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Advocates say YouTube is showing kids explicit, profane videos

Advocates say YouTube is showing kids explicit, profane videos
© YouTube Kids

Two advocacy groups say an app designed by YouTube for children allows them to view age-inappropriate videos.

The Campaign for a Commercial-Free Childhood and Center for Digital Democracy have sent information to the Federal Trade Commission (FTC) that they say shows that YouTube and its parent company, Google, are misleading parents by telling them the app, YouTube Kids, only shows videos that are safe for children.

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"Google promised parents that YouTube Kids would deliver appropriate content for children, but it has failed to fulfill its promise,” said Aaron Mackey, an attorney for the groups, in a release. “Parents rightfully feel deceived by YouTube Kids."

The groups sent the FTC a compilation of videos from YouTube Kids, including a profane song featuring the Animaniacs, a tutorial for how to do one of Michael Jackson’s signature crotch grab dance moves and a video of someone playing with a lit match.

They also said that they had found a video on YouTube Kids that was a profane spoof of the 1995 film "Casino" — but starring Burt and Ernie from "Sesame Street."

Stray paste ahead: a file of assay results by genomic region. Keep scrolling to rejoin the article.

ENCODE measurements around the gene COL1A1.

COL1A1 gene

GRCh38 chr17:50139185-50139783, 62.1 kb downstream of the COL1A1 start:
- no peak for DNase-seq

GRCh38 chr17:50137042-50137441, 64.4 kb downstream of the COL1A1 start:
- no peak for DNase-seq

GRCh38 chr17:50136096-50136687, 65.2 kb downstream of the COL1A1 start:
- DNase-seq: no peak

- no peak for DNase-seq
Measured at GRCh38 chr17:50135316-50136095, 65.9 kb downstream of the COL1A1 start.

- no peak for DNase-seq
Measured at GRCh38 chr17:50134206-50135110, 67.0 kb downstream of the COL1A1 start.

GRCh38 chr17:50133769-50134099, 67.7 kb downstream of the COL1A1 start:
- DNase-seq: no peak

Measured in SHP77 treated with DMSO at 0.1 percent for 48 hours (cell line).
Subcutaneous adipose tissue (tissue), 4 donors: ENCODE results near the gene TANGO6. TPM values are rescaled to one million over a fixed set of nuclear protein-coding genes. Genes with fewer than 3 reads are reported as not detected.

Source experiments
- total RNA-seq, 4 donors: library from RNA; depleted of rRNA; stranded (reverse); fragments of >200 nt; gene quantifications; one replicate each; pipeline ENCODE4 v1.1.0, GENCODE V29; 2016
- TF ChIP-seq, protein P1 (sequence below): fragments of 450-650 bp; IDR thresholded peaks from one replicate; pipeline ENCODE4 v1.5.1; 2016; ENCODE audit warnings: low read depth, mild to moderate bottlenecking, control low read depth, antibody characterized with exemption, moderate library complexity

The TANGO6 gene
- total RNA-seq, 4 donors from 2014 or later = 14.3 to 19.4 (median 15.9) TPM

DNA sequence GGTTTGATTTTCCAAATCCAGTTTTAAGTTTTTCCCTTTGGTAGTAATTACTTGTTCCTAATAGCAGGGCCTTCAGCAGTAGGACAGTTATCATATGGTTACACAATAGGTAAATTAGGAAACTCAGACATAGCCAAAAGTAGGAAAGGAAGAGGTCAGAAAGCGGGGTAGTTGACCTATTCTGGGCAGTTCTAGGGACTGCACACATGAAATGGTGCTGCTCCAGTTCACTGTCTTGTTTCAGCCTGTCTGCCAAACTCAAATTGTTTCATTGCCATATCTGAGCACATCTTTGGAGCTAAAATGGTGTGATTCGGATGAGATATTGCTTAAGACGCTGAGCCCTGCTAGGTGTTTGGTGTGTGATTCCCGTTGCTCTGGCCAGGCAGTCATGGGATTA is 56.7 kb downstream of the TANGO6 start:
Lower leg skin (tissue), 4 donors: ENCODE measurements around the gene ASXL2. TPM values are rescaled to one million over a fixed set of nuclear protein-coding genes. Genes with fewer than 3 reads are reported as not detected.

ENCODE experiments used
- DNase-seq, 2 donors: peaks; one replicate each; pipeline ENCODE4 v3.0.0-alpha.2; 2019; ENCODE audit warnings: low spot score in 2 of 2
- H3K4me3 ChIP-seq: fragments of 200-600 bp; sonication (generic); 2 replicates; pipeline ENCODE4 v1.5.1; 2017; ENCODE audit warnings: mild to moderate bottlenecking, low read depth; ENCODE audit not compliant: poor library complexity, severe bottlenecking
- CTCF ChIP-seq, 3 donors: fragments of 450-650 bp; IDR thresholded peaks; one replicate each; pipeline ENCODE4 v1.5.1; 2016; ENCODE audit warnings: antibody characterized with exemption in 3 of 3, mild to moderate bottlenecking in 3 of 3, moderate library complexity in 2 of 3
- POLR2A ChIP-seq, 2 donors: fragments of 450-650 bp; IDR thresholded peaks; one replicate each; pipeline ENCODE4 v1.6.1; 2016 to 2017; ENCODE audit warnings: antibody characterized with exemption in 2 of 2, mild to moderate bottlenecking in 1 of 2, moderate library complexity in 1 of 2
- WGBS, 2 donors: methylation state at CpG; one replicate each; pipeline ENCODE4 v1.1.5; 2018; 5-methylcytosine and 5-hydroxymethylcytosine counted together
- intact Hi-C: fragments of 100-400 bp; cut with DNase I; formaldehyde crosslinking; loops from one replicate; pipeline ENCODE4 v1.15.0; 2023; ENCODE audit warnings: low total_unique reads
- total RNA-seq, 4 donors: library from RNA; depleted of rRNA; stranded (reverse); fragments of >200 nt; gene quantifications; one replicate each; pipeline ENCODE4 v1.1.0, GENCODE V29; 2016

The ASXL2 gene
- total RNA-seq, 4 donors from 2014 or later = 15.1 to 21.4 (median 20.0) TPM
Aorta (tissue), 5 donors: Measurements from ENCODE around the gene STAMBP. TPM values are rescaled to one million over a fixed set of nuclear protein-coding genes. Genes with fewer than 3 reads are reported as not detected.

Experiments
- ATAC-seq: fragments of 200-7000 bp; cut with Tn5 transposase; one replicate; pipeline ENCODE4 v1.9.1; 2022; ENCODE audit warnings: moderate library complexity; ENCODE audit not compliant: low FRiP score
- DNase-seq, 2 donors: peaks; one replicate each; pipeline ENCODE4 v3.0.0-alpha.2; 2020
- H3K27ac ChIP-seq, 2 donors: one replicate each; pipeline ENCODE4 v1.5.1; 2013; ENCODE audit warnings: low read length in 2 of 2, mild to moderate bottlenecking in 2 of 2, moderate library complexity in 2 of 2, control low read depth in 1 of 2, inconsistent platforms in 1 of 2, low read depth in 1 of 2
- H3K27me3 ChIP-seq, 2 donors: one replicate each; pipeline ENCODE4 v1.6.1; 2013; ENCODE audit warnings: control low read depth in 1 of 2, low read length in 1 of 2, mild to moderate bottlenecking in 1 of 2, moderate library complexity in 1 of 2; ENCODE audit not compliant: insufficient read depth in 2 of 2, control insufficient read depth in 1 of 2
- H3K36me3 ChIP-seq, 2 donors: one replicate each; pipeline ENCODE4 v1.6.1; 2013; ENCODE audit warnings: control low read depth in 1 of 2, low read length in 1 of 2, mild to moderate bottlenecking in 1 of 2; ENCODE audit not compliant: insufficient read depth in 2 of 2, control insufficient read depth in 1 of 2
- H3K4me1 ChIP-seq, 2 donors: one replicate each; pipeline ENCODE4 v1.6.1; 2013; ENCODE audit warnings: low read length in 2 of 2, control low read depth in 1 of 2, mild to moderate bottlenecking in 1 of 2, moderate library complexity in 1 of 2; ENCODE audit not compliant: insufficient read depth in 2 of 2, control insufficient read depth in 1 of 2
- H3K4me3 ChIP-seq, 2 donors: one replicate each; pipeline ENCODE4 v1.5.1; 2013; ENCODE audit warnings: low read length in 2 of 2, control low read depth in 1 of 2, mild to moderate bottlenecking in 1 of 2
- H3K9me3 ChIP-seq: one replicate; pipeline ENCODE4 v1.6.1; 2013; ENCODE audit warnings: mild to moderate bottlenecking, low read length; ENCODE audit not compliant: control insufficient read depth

Released earlier this year, YouTube Kids is marketed as a way for preschool-age children to browse the streaming site’s vast library of content without stumbling upon something that might be age-inappropriate.

“When your child browses the app’s home screen, they’ll find a vast selection of kid-appropriate channels and playlists,” says the app’s description on the Google Play store. “When families search in the app, we use a mix of input from our users and automated analysis to categorize and screen out the videos that make parents nervous.”

The groups say that this screening process is deficient.

“In sum, Google does not, in fact, 'screen out the videos that make parents nervous' and its representations of YouTube Kids as a safe, child-friendly version of YouTube are deceptive,” they said in their letter to the FTC. “Parents who download the app are likely to expose their children to the very content they believed they would avoid by using the preschool version of YouTube.”

In a statement to The Washington Post, YouTube said while it takes feedback "very seriously," it stands by its screening practices.

The groups previously filed a complaint that alleges the app was taking advantage of its young users’ “developmental vulnerabilities” when targeting them for advertising.